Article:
Movements toward rewarding stimuli exhibit greater vigor, i.e., increased velocity and reduced reaction-times. This invigoration may be due to release of dopamine before movement onset. Dopamine release is strongly modulated by reward prediction error (RPE). Here, we generated an RPE event in the milliseconds before movement onset and tested whether there was a causal relationship between RPE and vigor. Human subjects made saccades toward an image. During the execution of their primary saccade, we probabilistically changed the position and content of the image. This led to a secondary saccade following completion of the primary saccade. We focused on properties of this secondary saccade. On some trials, the content of the secondary image was more valuable than the first image, resulting in a +RPE event that preceded the secondary saccade. On other trials, this content was less valuable, resulting in a -RPE event. We found that reaction-time and velocity of the secondary saccade were affected in an orderly fashion by the magnitude and direction of the preceding RPE event: the most vigorous saccades followed the largest +RPE, whereas the least vigorous saccades followed the largest -RPE. Presence of the secondary saccade indicated that the primary saccade had experienced a movement error, inducing trial-to-trial adaptation: the subsequent primary saccade was changed in the direction of the movement error in the previous trial. However, motor learning from error was not affected by the RPE event. Therefore, reward prediction error, and not reward per se, modulated vigor of saccades. Author summary Does dopamine release before onset of a movement modulate vigor of the ensuing movement? To test this hypothesis, we relied on the fact that RPE is a strong modulator of dopamine. Our innovation was a task in which an RPE event occurred precisely before onset of a movement. We probabilistically produced a combination of large or small, negative or positive RPE events before onset of a saccade, and observed that the vigor of the saccade that followed carried a robust signature of the preceding RPE event: high vigor saccades followed +RPE events, while low vigor saccades followed -RPE events. This suggests that control of vigor is partly through release of dopamine in the moments before onset of the movement.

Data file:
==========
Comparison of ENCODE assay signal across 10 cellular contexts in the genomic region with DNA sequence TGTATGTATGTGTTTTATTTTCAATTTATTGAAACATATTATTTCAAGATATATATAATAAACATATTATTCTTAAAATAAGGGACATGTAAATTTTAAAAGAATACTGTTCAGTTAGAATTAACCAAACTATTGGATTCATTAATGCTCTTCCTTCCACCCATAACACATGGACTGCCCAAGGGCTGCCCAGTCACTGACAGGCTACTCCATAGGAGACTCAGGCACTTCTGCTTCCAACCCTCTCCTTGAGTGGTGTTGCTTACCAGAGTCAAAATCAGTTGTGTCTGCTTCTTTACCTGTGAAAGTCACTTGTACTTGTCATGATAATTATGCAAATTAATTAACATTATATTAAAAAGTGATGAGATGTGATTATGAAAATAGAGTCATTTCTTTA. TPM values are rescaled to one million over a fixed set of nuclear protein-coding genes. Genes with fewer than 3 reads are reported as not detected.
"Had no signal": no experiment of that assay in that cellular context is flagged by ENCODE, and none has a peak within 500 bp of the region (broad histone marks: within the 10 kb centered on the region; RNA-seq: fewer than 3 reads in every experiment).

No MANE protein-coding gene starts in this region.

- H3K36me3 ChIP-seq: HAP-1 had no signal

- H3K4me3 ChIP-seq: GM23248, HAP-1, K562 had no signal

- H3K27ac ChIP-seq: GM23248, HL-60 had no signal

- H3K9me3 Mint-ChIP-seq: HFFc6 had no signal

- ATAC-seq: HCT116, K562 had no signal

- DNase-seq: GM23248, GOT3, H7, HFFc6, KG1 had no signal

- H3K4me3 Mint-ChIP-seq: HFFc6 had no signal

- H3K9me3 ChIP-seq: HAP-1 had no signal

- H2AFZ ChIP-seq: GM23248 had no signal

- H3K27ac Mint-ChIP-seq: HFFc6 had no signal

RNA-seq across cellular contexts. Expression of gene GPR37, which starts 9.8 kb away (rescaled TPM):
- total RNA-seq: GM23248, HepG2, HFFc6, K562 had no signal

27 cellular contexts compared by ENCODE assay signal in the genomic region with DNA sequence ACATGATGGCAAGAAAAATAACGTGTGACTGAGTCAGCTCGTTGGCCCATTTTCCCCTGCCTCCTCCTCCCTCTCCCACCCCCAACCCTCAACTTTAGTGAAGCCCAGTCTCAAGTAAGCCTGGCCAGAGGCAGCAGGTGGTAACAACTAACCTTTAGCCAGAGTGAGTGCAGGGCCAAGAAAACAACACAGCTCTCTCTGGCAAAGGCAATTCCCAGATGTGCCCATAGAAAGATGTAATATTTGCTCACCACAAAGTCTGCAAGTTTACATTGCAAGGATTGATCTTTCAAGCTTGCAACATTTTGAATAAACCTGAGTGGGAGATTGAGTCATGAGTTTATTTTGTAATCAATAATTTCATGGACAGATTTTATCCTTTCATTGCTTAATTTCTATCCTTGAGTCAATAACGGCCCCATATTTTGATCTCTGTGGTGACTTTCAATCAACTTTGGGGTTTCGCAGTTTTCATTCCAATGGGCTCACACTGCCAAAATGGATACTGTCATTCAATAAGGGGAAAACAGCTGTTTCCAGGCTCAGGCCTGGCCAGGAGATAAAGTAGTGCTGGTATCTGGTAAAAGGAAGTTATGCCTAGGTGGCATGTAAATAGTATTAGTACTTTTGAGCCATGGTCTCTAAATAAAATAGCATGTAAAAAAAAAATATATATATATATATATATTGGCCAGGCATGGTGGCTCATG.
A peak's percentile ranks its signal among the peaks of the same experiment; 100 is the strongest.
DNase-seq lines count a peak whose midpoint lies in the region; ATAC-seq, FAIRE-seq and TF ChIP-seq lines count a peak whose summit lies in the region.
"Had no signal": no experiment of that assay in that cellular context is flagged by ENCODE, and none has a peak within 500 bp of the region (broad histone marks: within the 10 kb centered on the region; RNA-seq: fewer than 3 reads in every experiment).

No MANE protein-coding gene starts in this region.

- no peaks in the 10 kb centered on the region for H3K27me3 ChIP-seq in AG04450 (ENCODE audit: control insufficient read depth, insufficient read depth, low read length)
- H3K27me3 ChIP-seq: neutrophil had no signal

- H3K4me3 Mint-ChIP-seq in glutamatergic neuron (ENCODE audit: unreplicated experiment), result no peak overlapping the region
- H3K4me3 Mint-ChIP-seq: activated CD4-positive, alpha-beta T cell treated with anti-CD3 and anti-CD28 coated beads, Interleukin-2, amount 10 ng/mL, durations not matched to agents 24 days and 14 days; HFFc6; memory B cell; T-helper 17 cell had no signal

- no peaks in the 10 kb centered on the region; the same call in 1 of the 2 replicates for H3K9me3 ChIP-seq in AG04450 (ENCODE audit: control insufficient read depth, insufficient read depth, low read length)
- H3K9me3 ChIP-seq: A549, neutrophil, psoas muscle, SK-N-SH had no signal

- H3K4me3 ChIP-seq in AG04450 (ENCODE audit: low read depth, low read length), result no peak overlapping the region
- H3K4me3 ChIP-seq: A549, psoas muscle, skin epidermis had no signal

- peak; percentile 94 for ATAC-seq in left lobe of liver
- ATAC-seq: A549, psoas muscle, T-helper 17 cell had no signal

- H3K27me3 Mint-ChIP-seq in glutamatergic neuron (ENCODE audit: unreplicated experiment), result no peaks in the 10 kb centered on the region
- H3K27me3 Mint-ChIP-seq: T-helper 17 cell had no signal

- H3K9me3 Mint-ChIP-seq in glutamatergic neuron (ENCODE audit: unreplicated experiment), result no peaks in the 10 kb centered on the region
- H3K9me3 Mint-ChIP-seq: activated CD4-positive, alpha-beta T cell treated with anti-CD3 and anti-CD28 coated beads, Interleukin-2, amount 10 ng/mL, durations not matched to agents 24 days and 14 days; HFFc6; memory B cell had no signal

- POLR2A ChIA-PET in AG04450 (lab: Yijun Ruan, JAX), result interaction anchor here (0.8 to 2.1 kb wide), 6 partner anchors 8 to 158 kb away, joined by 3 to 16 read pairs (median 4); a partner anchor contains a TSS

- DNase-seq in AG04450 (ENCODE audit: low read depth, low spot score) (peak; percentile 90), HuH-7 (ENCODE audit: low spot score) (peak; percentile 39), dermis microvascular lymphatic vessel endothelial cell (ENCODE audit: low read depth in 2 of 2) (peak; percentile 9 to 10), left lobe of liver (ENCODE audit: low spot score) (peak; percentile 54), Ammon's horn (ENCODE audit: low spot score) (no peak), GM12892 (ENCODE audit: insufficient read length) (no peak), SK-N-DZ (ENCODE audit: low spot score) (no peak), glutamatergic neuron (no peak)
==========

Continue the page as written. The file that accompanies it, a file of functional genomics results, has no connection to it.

ASJC Scopus subject areas
- Biochemistry, Genetics and Molecular Biology(all)
- Agricultural and Biological Sciences(all)
- Immunology and Microbiology(all)
- Pharmacology, Toxicology and Pharmaceutics(all)